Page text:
Log.v()                 Logs verbose messages

The first parameter of each Log method is a string called a tag. One common
Android programming practice is to define a global static string to represent the
overall application or the specific activity within the application such that log filters
can be created to limit the log output to specific data.
For example, you could define a string called TAG, as follows:
private static final String TAG = “MyApp”;
Now anytime you use a Log method, you supply this tag. An informational logging
message might look like this:
Log.i(TAG, “In onCreate() callback method”);
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How to use dialogue methods of activity class

Methods and their purpose

Shows a dialog, creating it if necessary.
Is a callback when a dialog is being created for the first time and added to the activity dialog pool.
Is a callback for updating a dialog on-the-fly.Dialogs are created once and can be used many times by an activity. This callback enables the dialog to be updated just before it is shown for each showDialog() call.
Dismisses a dialog and returns to the activity. The dialog is still available to be used again by calling showDialog() again.
Removes the dialog completely from the activity dialog pool.

Activity classes can include more than one dialog, and each dialog can be created
and then used multiple times.

You can also create an entirely custom dialog by designing an XML layout file and
using the Dialog.setContentView() method. To retrieve controls from the dialog
layout, you simply use the Dialog.findViewById() method.
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How to provide input to android emulator

As a developer, you can adopt any one of the below way to provide input to the emulator:

. Use your computer mouse to click, scroll, and drag items (for example, side
volume controls) onscreen as well as on the emulator skin.
. Use your computer keyboard to input text into controls.
. Use your mouse to simulate individual finger presses on the soft keyboard or
physical emulator keyboard.
. Use a number of emulator keyboard commands to control specific emulator
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How to use Intents to launch other applications

Initially, an application may only be launching activity classes defined within its own package. However, with the appropriate permissions, applications may also launch external activity classes in other applications.
There are well-defined intent actions for many common user tasks. For example, you can create intent actions to initiate applications such as the following:

. Launching the built-in web browser and supplying a URL address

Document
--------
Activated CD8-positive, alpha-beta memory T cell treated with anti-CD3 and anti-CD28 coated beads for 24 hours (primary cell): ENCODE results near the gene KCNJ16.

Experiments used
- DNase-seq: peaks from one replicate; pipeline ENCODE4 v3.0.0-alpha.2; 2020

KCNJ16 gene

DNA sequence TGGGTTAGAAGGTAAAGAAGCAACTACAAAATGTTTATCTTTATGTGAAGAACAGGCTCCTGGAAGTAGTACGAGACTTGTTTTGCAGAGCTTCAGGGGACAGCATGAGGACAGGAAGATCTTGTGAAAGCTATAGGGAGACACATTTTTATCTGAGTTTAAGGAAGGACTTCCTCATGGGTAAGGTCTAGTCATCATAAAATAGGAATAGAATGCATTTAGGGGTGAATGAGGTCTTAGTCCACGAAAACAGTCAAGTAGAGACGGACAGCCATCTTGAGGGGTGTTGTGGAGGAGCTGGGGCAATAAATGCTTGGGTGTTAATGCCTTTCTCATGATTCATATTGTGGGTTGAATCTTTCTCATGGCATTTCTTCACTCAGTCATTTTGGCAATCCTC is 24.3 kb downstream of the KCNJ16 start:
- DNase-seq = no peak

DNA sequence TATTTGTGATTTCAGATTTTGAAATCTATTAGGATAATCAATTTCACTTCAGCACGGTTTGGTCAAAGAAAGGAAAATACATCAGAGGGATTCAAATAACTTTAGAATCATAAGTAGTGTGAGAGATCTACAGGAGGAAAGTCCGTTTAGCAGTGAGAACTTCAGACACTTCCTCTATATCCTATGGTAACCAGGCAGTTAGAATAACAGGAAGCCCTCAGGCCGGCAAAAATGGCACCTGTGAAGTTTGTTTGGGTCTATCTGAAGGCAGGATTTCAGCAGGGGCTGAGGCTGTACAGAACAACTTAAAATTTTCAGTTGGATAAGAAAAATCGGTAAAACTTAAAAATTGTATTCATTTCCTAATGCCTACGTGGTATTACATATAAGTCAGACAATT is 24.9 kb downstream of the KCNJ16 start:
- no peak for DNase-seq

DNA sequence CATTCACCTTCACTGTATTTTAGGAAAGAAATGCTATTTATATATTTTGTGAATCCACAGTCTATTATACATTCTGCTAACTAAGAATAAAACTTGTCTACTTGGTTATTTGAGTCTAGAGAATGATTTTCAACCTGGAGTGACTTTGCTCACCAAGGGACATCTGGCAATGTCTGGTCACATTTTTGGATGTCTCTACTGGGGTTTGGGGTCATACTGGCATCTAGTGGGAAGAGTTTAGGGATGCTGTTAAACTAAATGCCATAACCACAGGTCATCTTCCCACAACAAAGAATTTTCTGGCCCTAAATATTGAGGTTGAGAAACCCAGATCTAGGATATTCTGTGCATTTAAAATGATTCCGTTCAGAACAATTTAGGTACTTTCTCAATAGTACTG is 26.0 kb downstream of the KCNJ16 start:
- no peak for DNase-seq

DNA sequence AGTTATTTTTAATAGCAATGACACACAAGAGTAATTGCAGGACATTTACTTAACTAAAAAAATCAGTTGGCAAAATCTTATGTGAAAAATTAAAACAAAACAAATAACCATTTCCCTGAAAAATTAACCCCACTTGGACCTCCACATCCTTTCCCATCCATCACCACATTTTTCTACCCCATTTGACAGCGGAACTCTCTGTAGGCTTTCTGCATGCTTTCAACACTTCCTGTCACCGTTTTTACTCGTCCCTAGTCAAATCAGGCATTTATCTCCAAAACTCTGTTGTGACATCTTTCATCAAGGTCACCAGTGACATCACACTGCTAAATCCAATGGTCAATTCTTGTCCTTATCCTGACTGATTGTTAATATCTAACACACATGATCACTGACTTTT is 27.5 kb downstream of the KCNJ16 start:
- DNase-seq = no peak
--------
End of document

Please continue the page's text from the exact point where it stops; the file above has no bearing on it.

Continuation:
. Launching the web browser and supplying a search string
. Launching the built-in Dialer application and supplying a phone number
. Launching the built-in Maps application and supplying a location
. Launching Google Street View and supplying a location
. Launching the built-in Camera application in still or video mode
. Launching a ringtone picker
. Recording a ሶዑንድ

Here is an example of how to create a simple intent with a predefined action(ACTION_VIEW) to launch the web browser with a specific URL:
Uri address = Uri.parse(“”);
Intent surf = new Intent(Intent.ACTION_VIEW, address);
This example shows an intent that has been created with an action and some data.The action, in this case, is to view something. The data is a uniform resource identifier (URI), which identifies the location of the resource to view.
For this example, the browser’s activity then starts and comes into foreground, causing the original calling activity to pause in the background. When the user finishes with the browser and clicks the Back button, the original activity resumes.
Applications may also create their own intent types and allow other applications to call them, allowing for tightly integrated application suites.

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How to pass Information with Intents

We can use Intents to pass data between activities.We can use an intent in this way by including additional data, called extras, within the intent.To package extra pieces of data along with an intent, you use the putExtra() method with the appropriate type of object you want to include. The Android programming
convention forintent extras is to name each one with the package prefix( for example, johnson.NameOfExtra).
For example, the following intent includes an extra piece of information, the current game level, which is an integer:

Intent intent = new Intent(getApplicationContext(), HelpActivity.class);
intent.putExtra(“”, 23);
When the HelpActivity class launches, the getIntent() method can be used to retrieve the intent. Then the extra information can be extracted using the appropriate methods. Here’s an example:

Intent callingIntent = getIntent();
int helpLevel = callingIntent.getIntExtra(“”, 1);
This little piece of information could be used to give special Help hints, based on the level.For the parent activity that launched a subactivity using the startActivityForResult() method, the result will be passed in as a parameter to the onActivityResult() method with an Intent parameter. The intent data can then be extracted and used by the parent activity.